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# Find the exact concentration of an acid solution

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Introduction

PLANNING The task set is to find the exact concentration of an acid solution. It is believed to have a concentration of between 0.05 and 0.15 mol dm��. Introduction: Acids dissolve in water with dissociation and the formation of hydrogen ions. They are classed as strong or weak depending on the extent to which this dissociation occurs. Bases are substances that liberate hydroxide ions in water. They too are classed as weak or strong. The strength of an acid will depend upon its tendency to donate protons. Similarly, the strength of a base will depend upon its tendency to accept protons: the stronger this tendency, the stronger the acid or base. An acid with a strong tendency to lose a proton (a "strong acid") will have a conjugate base with a weak tendency to accept a proton (a "weak base"). An acid with a weak tendency to lose a proton (a "weak acid") will have a conjugate base with a strong tendency to accept a proton (a "strong base"). Titration is 'a technique used for finding the volume of one solution chemically equivalent to a given volume of another, usually by adding the first solution slowly until equivalence is reached. This can be detected by the addition of a small amount of an indicator material.' - The Cambridge Encyclopaedia It is this technique that will assist in finding the exact concentration of the acid in this experiment. ...read more.

Middle

The information necessary for these calculations are: * The balanced equation Na2CO3(aq) + H2SO4(aq) --> Na2SO4(aq) + H2O(l) + CO2(g) * The concentration C1 and the reacting volume V1 of Na2CO3(aq). * The concentration C2 and the reacting volume V2 of H2SO4(aq). From the titration results, the amount of Na2CO3 (in mol) can be calculated: Amount of Na2CO3 = C1 x = 0.100 x = 0.00247 mol Calculating the Concentration of H2SO4: From the equation, the amount of H2SO4 (in mol) can be determined: Na2CO3(aq) + H2SO4(aq) --> Na2SO4(aq) + H2O(l) + CO2(g) 1 mol 1 mol (balancing numbers) Therefore, 0.00247 mol Na2CO3 reacts with 0.00247 mol H2SO4 Amount of H2SO4 that reacted = 0.00247 mol The concentration (in mol dm��) of H2SO4 can be calculated by scaling to 1000cm�: 25cm� H2SO4(aq) contains 0.00247 mol H2SO4 1cm� H2SO4(aq) contains mol H2SO4 1dm� (1000cm�) H2SO4(aq) contains x 1000 = 0.099 mol H2SO4 (to 3 d.p.) I have thus calculated that the concentration of H2SO4 is 0.099 mol dm��. However, my scientific knowledge tells me that the actual concentration is more likely to be 0.1 and certain procedural errors have slightly altered the figures used in my calculations. EVALUATING EVIDENCE AND PROCEDURES I believe that my results were quite reliable although my first reading was not entirely concordant with the others. Although the difference was only 0.3-0.4 cm� I have not included this result in my calculations to find the average as the repeat titrations produced much more concurrent results and the average would be more reliable with the anomaly excluded. ...read more.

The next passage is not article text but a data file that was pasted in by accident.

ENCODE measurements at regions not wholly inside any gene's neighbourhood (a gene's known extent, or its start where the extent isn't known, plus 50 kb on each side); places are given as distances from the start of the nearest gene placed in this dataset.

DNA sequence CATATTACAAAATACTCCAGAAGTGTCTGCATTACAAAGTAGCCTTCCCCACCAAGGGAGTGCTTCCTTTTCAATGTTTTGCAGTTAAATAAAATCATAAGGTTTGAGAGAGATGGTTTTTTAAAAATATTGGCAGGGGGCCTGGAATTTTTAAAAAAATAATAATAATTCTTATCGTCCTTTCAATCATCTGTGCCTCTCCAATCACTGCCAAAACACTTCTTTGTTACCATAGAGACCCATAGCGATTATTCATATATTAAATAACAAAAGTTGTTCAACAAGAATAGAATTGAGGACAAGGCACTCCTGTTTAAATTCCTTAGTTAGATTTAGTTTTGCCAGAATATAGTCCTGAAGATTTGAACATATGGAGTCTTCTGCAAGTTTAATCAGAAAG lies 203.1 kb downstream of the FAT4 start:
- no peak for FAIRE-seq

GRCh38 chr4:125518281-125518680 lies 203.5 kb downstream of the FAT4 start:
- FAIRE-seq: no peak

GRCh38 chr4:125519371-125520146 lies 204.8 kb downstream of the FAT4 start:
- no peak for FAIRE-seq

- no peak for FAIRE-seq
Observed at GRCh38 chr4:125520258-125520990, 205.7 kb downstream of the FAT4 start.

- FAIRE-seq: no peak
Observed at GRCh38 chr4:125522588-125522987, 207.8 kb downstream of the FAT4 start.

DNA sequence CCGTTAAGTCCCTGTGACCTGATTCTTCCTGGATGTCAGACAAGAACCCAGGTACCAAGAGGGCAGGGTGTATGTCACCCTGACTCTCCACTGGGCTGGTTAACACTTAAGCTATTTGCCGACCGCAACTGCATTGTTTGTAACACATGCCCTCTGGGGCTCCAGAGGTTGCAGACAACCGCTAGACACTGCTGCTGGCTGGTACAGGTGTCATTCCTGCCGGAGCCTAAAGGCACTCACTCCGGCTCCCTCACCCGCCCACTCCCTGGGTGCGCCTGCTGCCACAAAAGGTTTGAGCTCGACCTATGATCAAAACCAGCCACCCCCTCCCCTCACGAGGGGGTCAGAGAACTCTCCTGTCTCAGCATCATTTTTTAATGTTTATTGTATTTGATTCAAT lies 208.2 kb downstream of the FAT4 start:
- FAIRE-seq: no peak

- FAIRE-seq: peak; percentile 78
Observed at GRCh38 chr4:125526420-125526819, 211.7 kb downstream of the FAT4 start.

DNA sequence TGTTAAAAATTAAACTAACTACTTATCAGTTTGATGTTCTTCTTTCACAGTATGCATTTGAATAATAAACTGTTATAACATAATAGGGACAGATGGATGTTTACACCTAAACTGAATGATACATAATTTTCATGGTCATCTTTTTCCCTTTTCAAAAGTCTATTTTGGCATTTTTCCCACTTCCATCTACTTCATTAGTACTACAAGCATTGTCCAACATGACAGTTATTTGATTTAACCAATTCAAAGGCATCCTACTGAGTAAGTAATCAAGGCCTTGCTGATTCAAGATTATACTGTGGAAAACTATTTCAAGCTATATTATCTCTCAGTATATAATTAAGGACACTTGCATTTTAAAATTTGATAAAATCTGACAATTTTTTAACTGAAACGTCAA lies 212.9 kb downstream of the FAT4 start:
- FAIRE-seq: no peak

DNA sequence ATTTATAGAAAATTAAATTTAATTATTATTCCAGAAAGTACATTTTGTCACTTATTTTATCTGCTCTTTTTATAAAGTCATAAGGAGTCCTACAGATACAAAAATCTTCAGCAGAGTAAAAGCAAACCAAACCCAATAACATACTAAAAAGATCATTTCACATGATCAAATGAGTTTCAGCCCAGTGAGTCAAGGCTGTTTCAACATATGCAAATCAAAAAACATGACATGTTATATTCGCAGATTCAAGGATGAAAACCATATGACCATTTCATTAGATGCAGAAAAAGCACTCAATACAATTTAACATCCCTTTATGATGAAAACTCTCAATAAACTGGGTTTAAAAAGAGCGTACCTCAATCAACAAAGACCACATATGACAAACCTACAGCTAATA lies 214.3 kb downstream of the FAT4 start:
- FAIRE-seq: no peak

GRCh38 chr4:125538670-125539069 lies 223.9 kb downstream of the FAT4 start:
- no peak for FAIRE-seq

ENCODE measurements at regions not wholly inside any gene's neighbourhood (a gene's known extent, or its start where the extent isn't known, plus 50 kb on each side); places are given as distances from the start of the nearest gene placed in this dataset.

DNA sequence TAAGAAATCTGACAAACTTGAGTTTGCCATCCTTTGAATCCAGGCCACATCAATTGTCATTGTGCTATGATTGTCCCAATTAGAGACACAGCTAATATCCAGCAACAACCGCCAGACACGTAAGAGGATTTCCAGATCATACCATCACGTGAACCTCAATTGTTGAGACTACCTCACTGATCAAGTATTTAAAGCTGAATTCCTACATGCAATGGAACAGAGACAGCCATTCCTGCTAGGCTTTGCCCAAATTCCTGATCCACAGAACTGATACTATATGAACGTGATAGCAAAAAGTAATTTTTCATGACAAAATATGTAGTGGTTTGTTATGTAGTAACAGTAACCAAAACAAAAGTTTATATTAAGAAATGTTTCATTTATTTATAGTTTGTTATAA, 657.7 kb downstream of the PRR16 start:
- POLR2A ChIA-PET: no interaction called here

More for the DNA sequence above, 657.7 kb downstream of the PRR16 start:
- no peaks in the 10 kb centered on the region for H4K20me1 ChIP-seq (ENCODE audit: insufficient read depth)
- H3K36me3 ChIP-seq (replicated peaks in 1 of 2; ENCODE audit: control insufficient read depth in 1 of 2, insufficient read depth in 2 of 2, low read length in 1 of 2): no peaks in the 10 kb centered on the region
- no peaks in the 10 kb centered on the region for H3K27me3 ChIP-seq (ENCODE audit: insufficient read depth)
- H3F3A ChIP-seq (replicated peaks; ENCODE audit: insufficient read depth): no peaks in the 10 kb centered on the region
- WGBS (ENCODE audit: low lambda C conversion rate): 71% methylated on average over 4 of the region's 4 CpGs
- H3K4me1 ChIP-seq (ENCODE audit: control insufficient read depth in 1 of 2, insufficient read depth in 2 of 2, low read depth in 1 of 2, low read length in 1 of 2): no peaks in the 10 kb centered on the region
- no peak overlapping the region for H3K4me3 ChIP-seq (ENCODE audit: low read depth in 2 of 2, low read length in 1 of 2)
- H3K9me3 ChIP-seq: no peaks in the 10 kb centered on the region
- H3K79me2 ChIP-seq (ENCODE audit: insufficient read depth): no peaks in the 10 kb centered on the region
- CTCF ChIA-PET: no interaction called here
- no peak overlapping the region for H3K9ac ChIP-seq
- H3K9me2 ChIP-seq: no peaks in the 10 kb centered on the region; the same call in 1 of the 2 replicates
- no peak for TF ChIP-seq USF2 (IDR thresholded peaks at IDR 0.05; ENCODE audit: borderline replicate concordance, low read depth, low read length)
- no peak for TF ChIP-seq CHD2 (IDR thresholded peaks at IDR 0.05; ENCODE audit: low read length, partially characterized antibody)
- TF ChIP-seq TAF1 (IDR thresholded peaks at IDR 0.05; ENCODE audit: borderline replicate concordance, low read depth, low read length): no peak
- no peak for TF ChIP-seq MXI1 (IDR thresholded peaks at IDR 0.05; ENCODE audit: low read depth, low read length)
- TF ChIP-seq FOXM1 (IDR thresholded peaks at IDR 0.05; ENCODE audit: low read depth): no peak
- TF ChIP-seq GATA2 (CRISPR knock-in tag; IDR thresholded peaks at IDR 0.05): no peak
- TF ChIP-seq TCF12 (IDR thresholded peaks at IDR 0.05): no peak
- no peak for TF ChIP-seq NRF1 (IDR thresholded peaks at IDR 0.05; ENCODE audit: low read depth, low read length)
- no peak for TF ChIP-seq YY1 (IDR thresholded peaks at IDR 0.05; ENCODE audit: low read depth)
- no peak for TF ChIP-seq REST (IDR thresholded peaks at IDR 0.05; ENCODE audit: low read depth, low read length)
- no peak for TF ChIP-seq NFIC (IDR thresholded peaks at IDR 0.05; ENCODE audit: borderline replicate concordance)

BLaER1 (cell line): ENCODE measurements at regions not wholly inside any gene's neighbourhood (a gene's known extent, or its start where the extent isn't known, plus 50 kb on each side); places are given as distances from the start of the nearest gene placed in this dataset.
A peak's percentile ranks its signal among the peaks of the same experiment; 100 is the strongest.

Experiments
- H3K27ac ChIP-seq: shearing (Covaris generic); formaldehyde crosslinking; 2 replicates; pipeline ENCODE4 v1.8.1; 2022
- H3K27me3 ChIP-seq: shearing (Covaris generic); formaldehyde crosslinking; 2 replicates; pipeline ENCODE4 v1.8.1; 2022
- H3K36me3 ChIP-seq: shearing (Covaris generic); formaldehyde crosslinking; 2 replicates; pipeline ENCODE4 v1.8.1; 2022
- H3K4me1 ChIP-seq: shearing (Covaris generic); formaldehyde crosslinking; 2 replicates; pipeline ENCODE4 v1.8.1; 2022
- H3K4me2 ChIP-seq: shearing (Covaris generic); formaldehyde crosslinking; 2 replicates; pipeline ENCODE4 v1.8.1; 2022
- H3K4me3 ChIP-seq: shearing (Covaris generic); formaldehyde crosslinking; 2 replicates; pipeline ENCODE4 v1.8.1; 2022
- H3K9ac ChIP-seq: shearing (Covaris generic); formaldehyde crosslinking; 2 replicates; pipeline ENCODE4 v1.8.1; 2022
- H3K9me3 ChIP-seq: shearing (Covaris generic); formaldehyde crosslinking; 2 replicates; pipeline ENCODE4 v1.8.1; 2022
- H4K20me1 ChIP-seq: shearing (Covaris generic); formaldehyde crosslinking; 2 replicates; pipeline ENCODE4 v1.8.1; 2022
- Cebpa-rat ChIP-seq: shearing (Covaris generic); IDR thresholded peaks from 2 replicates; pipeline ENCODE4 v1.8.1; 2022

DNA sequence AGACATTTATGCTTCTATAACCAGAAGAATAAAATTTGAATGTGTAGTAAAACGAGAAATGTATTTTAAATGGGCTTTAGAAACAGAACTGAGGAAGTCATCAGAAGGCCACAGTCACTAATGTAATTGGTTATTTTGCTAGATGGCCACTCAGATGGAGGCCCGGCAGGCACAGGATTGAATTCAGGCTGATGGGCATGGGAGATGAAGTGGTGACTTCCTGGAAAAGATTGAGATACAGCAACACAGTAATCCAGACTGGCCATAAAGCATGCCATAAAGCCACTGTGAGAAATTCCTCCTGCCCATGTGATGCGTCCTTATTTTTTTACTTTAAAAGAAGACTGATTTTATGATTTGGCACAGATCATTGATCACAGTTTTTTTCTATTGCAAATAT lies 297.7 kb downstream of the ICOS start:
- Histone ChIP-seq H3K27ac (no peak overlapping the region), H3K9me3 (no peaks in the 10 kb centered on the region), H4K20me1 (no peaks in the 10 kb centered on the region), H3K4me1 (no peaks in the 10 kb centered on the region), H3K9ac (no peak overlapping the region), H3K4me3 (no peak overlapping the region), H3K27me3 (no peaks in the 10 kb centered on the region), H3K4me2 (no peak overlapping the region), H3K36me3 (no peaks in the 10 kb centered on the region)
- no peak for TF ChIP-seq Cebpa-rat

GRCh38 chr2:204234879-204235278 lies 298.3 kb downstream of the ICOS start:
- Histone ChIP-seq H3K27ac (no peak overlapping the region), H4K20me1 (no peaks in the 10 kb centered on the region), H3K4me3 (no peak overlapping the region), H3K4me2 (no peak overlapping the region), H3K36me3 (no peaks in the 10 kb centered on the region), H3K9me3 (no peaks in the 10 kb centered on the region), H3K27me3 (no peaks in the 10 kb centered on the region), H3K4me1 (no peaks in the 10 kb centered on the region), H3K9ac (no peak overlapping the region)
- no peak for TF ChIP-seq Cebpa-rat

Conclusion

* Procedural Errors - I think that I was unclear as to the point of complete neutralisation. I obviously stopped the titration too early and I think this is why my results are a little under what was expected. Greatest Sources of Error: Making the solution of Na2CO3 homogeneous: even when the solution was shaken in the volumetric flask, the concentration of ions may have been different in the neck of the flask than in the bottom. This would have affected the results as the solution may have not had an accurate concentration. The end point: It was fairly difficult to tell the end point as after the solution turned yellow, it gradually became pink again. This was probably because carbon dioxide in the air made the solution more acidic. This source of error could be taken away by performing the experiment under carbon dioxide free conditions (if the flask were sealed, the results would be more accurate). In conclusion, I believe that effect of the faults found in the equipment and method is almost negligible when it comes to analysing the accuracy of the results. The greatest error was in my own inaccuracy in judging the endpoint when equivalence was reached. Were I more clear on this, I am confident that my results would have showed almost, if not exactly, 25cm� of the sodium carbonate solution used to titrate 25cm� of the sulphuric acid solution. An Investigation to Find the Accurate Concentration of an Acid Elizabeth Dodwell ...read more.

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